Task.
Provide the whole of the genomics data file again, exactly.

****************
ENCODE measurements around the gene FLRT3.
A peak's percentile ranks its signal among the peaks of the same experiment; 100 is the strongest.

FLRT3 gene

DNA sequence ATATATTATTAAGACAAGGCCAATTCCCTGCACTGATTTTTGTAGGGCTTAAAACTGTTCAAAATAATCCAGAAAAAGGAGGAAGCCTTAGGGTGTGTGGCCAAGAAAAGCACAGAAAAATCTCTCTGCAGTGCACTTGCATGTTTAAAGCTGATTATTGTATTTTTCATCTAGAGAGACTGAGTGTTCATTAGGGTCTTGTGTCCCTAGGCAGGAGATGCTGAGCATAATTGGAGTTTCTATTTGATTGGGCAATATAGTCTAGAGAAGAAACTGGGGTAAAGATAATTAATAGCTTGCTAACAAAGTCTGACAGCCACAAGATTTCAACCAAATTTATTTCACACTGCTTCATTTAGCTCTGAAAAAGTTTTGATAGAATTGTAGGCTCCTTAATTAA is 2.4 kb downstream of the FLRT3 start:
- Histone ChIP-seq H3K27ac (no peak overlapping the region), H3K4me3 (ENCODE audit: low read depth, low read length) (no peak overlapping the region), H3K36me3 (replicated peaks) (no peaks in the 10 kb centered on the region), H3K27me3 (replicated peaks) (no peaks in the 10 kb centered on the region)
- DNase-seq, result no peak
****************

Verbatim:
ENCODE measurements around the gene FLRT3.
A peak's percentile ranks its signal among the peaks of the same experiment; 100 is the strongest.

FLRT3 gene

DNA sequence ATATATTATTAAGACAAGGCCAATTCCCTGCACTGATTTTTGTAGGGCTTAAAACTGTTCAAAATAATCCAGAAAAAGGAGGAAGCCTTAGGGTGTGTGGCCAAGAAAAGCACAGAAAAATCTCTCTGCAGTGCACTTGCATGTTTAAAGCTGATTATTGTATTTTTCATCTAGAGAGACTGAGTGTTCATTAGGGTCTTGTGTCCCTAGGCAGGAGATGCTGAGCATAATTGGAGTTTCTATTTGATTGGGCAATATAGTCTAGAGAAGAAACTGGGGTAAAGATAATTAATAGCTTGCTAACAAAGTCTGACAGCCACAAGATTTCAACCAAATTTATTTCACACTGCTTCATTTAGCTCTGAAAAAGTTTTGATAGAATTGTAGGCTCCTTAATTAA is 2.4 kb downstream of the FLRT3 start:
- Histone ChIP-seq H3K27ac (no peak overlapping the region), H3K4me3 (ENCODE audit: low read depth, low read length) (no peak overlapping the region), H3K36me3 (replicated peaks) (no peaks in the 10 kb centered on the region), H3K27me3 (replicated peaks) (no peaks in the 10 kb centered on the region)
- DNase-seq, result no peak